Monday, August 15, 2022

Doctors’ reluctance to discuss anal sex is letting down young women, warn researchers


 News Release 11-Aug-2022
Open conversations and better public health education will help women make informed choices
Peer-Reviewed Publication


Clinicians’ reluctance to discuss possible harms of anal sex is letting down a generation of young women who are unaware of the risks, warn researchers in The BMJ today.


Up to 25% of women with experience of anal sex report they have been pressured into it at least once.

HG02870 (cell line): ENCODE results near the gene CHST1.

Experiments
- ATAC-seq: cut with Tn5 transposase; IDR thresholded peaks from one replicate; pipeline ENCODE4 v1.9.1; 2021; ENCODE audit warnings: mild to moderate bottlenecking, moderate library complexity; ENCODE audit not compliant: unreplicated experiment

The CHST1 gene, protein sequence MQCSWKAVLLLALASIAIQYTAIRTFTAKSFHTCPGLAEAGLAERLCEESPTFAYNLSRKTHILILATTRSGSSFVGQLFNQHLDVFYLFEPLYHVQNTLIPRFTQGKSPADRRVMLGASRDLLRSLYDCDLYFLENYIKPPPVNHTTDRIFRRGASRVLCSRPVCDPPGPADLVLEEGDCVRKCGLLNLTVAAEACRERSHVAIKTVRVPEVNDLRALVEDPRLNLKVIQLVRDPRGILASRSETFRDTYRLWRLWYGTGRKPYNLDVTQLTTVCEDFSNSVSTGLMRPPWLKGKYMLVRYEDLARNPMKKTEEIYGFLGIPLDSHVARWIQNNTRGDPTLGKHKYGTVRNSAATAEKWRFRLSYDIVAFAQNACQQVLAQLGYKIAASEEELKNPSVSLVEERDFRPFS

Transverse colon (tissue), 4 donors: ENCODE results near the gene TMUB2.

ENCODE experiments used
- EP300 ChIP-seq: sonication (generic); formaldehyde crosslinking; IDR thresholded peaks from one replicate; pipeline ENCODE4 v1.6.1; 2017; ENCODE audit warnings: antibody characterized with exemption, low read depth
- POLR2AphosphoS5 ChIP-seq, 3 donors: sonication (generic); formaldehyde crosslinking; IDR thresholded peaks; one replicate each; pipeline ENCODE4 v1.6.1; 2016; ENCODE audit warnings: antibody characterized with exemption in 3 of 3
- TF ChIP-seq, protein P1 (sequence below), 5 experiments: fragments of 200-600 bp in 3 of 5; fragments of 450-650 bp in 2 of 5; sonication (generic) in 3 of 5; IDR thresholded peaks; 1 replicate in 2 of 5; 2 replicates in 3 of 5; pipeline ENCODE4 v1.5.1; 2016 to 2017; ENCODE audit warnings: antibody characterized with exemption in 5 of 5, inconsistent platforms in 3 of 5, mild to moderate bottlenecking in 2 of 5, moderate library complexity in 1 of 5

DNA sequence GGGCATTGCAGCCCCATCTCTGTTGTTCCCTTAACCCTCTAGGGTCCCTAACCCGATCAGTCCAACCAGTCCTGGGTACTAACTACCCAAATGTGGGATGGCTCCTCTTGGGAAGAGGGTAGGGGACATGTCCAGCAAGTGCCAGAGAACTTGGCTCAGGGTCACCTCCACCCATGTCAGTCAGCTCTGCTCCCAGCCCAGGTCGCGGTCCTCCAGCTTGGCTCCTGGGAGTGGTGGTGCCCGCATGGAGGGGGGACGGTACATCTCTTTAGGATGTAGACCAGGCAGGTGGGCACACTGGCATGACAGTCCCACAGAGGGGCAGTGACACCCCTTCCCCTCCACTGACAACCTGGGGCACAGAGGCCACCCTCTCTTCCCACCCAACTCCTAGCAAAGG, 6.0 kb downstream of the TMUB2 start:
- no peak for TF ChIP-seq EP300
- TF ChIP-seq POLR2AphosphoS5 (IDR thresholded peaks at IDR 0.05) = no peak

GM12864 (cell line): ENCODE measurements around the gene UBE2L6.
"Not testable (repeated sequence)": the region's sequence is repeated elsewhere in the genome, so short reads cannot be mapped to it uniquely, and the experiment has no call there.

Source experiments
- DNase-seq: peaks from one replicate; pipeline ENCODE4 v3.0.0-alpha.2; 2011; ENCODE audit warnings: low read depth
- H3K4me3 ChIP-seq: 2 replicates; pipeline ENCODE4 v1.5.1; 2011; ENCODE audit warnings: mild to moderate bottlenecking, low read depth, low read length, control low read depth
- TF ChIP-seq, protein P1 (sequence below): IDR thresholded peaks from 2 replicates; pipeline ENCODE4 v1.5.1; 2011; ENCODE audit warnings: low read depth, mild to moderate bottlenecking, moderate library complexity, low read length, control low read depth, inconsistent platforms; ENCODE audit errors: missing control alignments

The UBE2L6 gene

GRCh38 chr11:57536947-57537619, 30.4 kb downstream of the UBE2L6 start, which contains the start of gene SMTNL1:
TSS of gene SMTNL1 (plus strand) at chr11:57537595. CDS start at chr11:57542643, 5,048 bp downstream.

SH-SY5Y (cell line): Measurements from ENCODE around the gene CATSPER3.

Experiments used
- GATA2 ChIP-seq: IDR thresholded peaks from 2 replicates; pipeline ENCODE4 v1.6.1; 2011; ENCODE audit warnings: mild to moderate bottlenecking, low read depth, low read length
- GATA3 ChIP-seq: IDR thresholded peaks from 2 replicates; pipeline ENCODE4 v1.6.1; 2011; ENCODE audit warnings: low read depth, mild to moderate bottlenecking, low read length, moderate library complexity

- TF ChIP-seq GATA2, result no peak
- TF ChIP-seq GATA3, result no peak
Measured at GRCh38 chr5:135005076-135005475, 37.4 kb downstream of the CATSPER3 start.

Anal intercourse is considered a risky sexual behaviour because of its association with alcohol, drug use and multiple sex partners. But it is also associated with specific health concerns, explain the authors.

For example, increased rates of faecal incontinence and anal sphincter injury have been reported in women who have anal intercourse. Women are also at a higher risk of incontinence than men, due to their different anatomy,

“The pain and bleeding women report after anal sex is indicative of trauma, and risks may be increased if anal sex is coerced,” they write.




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